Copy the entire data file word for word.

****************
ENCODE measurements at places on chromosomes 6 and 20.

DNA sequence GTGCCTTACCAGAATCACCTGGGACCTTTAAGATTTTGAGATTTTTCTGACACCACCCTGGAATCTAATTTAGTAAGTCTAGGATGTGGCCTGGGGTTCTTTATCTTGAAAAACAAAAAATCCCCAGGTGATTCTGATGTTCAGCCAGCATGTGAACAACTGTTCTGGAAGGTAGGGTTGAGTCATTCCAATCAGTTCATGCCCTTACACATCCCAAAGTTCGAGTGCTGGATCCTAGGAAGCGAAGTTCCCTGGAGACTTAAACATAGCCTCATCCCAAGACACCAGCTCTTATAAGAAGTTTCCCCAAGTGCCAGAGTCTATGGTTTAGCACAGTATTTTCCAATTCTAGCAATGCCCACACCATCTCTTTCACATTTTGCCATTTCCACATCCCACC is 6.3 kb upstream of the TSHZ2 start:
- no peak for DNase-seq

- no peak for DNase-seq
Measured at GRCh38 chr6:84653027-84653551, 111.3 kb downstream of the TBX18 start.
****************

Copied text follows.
ENCODE measurements at places on chromosomes 6 and 20.

DNA sequence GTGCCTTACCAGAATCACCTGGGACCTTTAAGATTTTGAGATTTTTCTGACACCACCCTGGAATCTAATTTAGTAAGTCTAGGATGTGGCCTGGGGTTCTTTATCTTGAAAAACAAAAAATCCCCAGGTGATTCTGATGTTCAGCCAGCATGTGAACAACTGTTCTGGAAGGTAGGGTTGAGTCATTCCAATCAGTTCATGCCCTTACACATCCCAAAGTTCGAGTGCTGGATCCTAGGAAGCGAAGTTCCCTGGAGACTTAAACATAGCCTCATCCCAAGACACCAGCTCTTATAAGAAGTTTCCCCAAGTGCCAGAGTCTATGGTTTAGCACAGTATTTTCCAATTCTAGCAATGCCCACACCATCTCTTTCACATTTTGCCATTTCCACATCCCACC is 6.3 kb upstream of the TSHZ2 start:
- no peak for DNase-seq

- no peak for DNase-seq
Measured at GRCh38 chr6:84653027-84653551, 111.3 kb downstream of the TBX18 start.